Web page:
Saturday, March 27, 2010

care-fully remixing the USA

"Whose country is it?" asks New York Times columnist and blogger Charles M. Blow. I agree with his observation that the "bullying, threats, and acts of violence following the passage of health care reform have been shocking, but they’re only the most recent manifestations of an increasing sense of desperation."

Blow continues, "A woman (Nancy Pelosi) pushed the health care bill through the House. The bill’s most visible and vocal proponents included a gay man (Barney Frank) and a Jew (Anthony Weiner). And the black man in the White House signed the bill into law. It’s enough to make a good old boy go crazy."

Many on the left will cheer his closing remarks, "You may want 'your country back,' but you can’t have it. That sound you hear is the relentless, irrepressible march of change. Welcome to America: The Remix."

I, too, am thrilled by the possibilities of a remixed USA. However: there are a lot of our fellow citizens who do not feel welcome in our remixing country, and that frightens me. As I have blogged before, that "increasing sense of desperation" is likely to lead us one final step into full-blown fascism.

Sara Robinson wrote that the last, irreversible step occurs when legitimate politicians join with the violent disaffected. The pols think they can use the mob, but it has always--always--worked out badly. The more that violent tactics are accepted, the more things escalate. The more those who make the laws flirt with those who use destruction, the quicker the rule of law becomes the rule of violence.

Robinson writes that we can still prevent that last fateful step, by nonviolently countering lies and violence with truth and attention. Her other measures include passing healthcare reform (check!) and other ways of rebuilding the social contract.

What I do not find, in Robinson or Blow, is compassion for those who are so fearful that they see violence as a real option. If "we" rub "their" noses in the inevitability of change, then "they" may well react badly, and drag "us" along into chaos with them. Without embracing racism or any other oppression, we must reach out with compassion, and offer some stability in this remixing transition.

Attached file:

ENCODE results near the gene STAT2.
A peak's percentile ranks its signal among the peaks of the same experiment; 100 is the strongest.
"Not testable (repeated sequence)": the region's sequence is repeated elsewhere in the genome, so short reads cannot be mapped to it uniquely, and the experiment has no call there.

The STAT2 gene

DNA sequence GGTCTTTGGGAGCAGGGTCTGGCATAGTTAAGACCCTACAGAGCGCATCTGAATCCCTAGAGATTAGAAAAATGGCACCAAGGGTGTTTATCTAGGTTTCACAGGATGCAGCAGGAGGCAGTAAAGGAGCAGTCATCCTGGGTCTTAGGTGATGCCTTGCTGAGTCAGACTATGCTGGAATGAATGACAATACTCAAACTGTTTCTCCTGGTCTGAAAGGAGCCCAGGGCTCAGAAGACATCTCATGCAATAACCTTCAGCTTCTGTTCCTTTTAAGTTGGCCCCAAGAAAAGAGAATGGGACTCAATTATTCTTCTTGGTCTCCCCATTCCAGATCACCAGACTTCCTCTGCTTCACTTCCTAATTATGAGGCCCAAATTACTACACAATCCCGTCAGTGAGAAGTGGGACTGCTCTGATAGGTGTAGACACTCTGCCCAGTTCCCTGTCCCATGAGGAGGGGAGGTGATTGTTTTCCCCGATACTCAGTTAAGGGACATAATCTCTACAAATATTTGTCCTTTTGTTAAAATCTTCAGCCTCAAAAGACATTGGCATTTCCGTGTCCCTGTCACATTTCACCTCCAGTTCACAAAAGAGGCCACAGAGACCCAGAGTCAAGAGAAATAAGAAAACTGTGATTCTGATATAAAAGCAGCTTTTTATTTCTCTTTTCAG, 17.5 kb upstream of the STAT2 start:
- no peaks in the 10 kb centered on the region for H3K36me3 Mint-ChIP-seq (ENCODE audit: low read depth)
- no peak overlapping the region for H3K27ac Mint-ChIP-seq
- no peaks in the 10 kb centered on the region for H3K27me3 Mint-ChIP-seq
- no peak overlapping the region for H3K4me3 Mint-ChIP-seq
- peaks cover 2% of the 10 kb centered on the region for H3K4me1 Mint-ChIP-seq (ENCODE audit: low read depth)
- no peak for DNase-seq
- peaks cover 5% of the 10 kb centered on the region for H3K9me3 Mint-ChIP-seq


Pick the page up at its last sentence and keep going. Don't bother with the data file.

Imagining that there are two competing sides virtually guarantees that the more violent "side" will prevail. Knowing that we're all in this together, and working hard to accomodate the needs of everyone, may help us keep dancing to "America: the Remix."

Friday, March 19, 2010

window farms

Hydroponic gardens for urban windows! See a video here. Learn more about how hackers, foodies, teachers and gardeners are collaborating online to create vertical, hydroponic, modular, low-energy, high-yield edible window gardens using low-impact or recycled local materials at

Friday, March 05, 2010

10 commandments a la Hitchens

Christopher Hitchens proposes a revised Ten Commandments, in a new Vanity Fair article. After several pages of his usual snark and deliberate mis-understanding of modern Christian thought, he comes up with a pretty good decalogue:

"It’s difficult to take oneself with sufficient seriousness to begin any sentence with the words “Thou shalt not.” But who cannot summon the confidence to say: Do not condemn people on the basis of their ethnicity or color. Do not ever use people as private property. Despise those who use violence or the threat of it in sexual relations. Hide your face and weep if you dare to harm a child. Do not condemn people for their inborn nature—-why would God create so many homosexuals only in order to torture and destroy them? Be aware that you too are an animal and dependent on the web of nature, and think and act accordingly. Do not imagine that you can escape judgment if you rob people with a false prospectus rather than with a knife. Turn off that f***ing cell phone—you have no idea how unimportant your call is to us. Denounce all jihadists and crusaders for what they are: psychopathic criminals with ugly delusions. Be willing to renounce any god or any religion if any holy commandments should contradict any of the above. In short: Do not swallow your moral code in tablet form."

Thanks, Cal.